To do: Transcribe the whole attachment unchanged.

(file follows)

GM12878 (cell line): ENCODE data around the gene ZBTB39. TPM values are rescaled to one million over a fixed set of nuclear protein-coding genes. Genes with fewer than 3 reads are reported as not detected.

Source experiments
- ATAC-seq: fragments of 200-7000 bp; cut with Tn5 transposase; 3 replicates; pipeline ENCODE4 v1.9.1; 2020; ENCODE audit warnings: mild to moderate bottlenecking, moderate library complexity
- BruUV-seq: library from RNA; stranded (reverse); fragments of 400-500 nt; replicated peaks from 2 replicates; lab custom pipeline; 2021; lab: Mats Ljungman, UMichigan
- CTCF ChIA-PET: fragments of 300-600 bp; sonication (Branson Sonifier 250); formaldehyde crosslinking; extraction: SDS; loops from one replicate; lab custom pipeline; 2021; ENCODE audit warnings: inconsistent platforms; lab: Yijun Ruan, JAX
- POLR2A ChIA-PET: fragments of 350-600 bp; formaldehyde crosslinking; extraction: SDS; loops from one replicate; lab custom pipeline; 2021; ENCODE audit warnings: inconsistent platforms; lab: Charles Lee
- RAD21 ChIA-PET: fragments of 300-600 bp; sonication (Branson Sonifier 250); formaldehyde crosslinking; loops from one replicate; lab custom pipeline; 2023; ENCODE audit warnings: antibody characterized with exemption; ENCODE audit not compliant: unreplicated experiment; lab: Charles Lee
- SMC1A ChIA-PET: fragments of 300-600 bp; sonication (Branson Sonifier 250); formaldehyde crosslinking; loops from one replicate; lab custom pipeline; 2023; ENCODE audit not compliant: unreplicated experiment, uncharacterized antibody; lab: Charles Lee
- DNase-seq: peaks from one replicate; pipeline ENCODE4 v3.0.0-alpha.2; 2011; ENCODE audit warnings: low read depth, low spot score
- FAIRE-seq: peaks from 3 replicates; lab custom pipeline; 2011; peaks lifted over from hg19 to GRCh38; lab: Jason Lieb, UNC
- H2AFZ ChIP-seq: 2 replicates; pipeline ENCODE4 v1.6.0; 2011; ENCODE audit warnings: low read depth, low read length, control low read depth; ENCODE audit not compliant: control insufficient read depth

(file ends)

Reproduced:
GM12878 (cell line): ENCODE data around the gene ZBTB39. TPM values are rescaled to one million over a fixed set of nuclear protein-coding genes. Genes with fewer than 3 reads are reported as not detected.

Source experiments
- ATAC-seq: fragments of 200-7000 bp; cut with Tn5 transposase; 3 replicates; pipeline ENCODE4 v1.9.1; 2020; ENCODE audit warnings: mild to moderate bottlenecking, moderate library complexity
- BruUV-seq: library from RNA; stranded (reverse); fragments of 400-500 nt; replicated peaks from 2 replicates; lab custom pipeline; 2021; lab: Mats Ljungman, UMichigan
- CTCF ChIA-PET: fragments of 300-600 bp; sonication (Branson Sonifier 250); formaldehyde crosslinking; extraction: SDS; loops from one replicate; lab custom pipeline; 2021; ENCODE audit warnings: inconsistent platforms; lab: Yijun Ruan, JAX
- POLR2A ChIA-PET: fragments of 350-600 bp; formaldehyde crosslinking; extraction: SDS; loops from one replicate; lab custom pipeline; 2021; ENCODE audit warnings: inconsistent platforms; lab: Charles Lee
- RAD21 ChIA-PET: fragments of 300-600 bp; sonication (Branson Sonifier 250); formaldehyde crosslinking; loops from one replicate; lab custom pipeline; 2023; ENCODE audit warnings: antibody characterized with exemption; ENCODE audit not compliant: unreplicated experiment; lab: Charles Lee
- SMC1A ChIA-PET: fragments of 300-600 bp; sonication (Branson Sonifier 250); formaldehyde crosslinking; loops from one replicate; lab custom pipeline; 2023; ENCODE audit not compliant: unreplicated experiment, uncharacterized antibody; lab: Charles Lee
- DNase-seq: peaks from one replicate; pipeline ENCODE4 v3.0.0-alpha.2; 2011; ENCODE audit warnings: low read depth, low spot score
- FAIRE-seq: peaks from 3 replicates; lab custom pipeline; 2011; peaks lifted over from hg19 to GRCh38; lab: Jason Lieb, UNC
- H2AFZ ChIP-seq: 2 replicates; pipeline ENCODE4 v1.6.0; 2011; ENCODE audit warnings: low read depth, low read length, control low read depth; ENCODE audit not compliant: control insufficient read depth